About

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Hello, and welcome! My name is Tim Billo.  I am a lecturer in the University of Washington’s Program on the Environment. I am also a part-time lecturer in biology at the University of Washington. Feel free to peruse this site for more information about the classes I teach and my research interests.  The Blog Tab on this site features personal trips and trips I have taken with students, both in Washington and abroad, that have allowed me to further pursue my interest in biology and the environment. The blog tab also has a search function if you are looking for specific information on this site.

All of  the images you see in the header of these pages are my own photographs taken on recent field trips in Washington State, Peru, Bolivia, and elsewhere. The majority of the photos on the header of this site were taken by me on field courses I teach. The  photos should change randomly every time you refresh your browser.  Enjoy!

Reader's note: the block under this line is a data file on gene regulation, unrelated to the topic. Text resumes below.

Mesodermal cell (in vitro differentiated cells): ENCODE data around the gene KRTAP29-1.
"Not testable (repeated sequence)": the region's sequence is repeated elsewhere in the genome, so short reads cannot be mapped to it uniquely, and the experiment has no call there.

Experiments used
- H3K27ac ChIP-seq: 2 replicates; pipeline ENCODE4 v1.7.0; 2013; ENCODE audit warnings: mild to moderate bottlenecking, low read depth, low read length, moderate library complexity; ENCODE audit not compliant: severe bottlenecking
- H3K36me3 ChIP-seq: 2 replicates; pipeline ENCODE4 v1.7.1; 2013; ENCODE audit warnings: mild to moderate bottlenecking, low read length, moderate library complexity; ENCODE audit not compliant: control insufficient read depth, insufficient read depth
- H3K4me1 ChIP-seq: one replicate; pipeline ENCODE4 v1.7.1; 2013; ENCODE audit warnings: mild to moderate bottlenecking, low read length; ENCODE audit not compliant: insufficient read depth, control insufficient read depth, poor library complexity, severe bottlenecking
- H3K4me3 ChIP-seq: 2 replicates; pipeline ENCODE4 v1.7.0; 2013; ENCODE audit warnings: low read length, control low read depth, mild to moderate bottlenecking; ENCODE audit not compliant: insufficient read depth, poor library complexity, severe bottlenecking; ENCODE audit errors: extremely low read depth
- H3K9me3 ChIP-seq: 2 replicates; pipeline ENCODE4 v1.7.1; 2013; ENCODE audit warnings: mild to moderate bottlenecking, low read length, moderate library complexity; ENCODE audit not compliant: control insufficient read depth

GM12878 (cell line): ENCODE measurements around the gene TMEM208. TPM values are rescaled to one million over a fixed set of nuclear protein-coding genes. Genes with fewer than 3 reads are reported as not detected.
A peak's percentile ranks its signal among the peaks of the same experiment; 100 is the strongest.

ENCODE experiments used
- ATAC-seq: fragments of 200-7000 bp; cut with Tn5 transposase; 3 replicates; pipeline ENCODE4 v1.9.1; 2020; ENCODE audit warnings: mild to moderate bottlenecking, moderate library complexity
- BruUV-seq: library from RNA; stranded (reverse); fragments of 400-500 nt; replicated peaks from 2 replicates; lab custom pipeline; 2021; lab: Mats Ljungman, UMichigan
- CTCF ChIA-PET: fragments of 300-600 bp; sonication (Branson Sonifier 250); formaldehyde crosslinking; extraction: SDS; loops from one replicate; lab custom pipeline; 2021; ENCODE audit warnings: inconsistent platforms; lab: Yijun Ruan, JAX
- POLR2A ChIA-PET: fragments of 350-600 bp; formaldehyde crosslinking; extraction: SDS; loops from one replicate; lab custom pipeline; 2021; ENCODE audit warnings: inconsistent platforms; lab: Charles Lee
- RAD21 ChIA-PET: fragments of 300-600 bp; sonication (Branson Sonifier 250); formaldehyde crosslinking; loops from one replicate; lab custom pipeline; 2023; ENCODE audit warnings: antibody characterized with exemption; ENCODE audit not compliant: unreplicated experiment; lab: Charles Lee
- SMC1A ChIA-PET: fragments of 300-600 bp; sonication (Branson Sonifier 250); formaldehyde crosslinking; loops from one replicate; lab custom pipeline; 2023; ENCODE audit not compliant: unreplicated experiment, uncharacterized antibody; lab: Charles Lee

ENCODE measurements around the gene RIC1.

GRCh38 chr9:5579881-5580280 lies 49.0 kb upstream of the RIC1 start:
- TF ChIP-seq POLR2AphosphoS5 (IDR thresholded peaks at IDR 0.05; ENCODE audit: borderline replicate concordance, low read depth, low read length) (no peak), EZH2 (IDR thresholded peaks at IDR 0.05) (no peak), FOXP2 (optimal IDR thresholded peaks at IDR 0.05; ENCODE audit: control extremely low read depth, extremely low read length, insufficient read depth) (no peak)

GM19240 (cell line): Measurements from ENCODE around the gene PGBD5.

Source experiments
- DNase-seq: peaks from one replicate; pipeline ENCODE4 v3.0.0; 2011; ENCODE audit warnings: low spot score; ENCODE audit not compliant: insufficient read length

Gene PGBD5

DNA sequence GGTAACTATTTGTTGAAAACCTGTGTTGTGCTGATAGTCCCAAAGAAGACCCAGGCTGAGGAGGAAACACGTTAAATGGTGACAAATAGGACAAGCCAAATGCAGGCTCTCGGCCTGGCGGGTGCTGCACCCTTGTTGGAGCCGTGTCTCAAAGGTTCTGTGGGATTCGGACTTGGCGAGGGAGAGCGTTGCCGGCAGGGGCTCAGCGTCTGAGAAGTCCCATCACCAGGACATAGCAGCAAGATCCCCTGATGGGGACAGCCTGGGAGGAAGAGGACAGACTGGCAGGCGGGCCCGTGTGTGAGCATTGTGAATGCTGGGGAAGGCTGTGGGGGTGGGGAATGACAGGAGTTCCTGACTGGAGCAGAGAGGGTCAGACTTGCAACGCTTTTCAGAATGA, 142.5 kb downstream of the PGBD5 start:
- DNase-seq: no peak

Educational and Work Background:

I graduated from Williams College in 1997 as a biology major with an additional focus in environmental studies. Work as a naturalist field instructor, field research technician, and wilderness trip leader following my undergraduate years afforded me many opportunities to hone field skills and work with students of all ages in many parts of the world, including California, Washington, Colorado, Alaska, Peru, Costa Rica, Panama, and Nepal. I received my Ph.D. in biology from the University of Washington in 2011, for my dissertation work on manakins in Central America (see my research page). While in graduate school, I continued to work as a part-time instructor at NatureBridge and a director/instructor for Pemi West (a wilderness leadership, mountaineering, and nature immersion program for teenagers in Olympic National Park). In my current position as a lecturer at the University of Washington, I teach a variety of field and lab courses, including two somewhat unusual offerings: 1) An exploration seminar on biodiversity and sustainability issues in Peru, and 2) a 9-day backpacking-based course on wilderness history and landscape change, in Olympic National Park.

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